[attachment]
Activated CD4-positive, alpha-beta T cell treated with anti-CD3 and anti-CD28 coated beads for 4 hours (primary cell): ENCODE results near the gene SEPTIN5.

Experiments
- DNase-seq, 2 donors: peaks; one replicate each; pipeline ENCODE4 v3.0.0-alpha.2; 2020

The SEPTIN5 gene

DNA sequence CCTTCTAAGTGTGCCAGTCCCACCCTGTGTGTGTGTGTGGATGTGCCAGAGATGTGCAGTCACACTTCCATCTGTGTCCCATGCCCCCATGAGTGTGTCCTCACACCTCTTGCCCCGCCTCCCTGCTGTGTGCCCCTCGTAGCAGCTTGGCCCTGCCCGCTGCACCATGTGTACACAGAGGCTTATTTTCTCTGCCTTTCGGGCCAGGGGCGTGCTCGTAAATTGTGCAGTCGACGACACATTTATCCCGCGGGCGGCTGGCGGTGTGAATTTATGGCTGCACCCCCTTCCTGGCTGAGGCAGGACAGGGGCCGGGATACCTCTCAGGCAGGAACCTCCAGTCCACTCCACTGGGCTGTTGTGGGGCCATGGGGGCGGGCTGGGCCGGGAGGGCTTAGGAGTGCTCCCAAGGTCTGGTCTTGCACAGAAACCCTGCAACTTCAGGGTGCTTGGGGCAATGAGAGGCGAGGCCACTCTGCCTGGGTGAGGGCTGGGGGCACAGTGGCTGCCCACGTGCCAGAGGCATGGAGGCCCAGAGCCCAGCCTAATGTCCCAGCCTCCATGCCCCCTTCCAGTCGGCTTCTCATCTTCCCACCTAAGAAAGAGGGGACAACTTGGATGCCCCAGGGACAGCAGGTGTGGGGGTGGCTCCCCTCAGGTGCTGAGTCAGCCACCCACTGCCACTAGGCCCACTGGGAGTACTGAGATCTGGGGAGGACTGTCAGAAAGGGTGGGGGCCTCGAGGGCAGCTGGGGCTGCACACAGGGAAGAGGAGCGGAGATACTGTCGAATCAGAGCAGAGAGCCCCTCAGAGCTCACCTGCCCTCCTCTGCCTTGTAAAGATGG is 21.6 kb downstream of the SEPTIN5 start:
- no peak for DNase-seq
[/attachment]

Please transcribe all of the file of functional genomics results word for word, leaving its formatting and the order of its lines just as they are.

Activated CD4-positive, alpha-beta T cell treated with anti-CD3 and anti-CD28 coated beads for 4 hours (primary cell): ENCODE results near the gene SEPTIN5.

Experiments
- DNase-seq, 2 donors: peaks; one replicate each; pipeline ENCODE4 v3.0.0-alpha.2; 2020

The SEPTIN5 gene

DNA sequence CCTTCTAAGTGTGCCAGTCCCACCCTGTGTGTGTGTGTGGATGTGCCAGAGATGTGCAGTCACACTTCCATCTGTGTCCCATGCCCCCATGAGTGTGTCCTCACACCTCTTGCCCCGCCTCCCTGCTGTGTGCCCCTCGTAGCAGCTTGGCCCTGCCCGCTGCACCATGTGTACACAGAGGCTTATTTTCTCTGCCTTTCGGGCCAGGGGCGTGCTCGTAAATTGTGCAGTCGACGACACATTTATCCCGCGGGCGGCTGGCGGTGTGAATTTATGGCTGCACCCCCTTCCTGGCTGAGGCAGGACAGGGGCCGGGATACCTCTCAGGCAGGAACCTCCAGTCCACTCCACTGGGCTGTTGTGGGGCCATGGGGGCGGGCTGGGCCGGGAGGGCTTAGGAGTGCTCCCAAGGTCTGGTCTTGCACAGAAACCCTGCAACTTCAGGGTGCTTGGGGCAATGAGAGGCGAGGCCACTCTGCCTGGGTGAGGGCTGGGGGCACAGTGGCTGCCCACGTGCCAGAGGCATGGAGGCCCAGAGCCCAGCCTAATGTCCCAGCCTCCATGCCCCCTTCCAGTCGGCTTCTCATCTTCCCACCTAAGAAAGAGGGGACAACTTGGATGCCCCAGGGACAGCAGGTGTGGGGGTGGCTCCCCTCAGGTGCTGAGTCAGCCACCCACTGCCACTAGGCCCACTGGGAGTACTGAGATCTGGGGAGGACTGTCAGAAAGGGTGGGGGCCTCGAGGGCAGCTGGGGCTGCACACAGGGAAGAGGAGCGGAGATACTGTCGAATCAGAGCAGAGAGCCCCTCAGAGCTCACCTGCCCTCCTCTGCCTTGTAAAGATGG is 21.6 kb downstream of the SEPTIN5 start:
- no peak for DNase-seq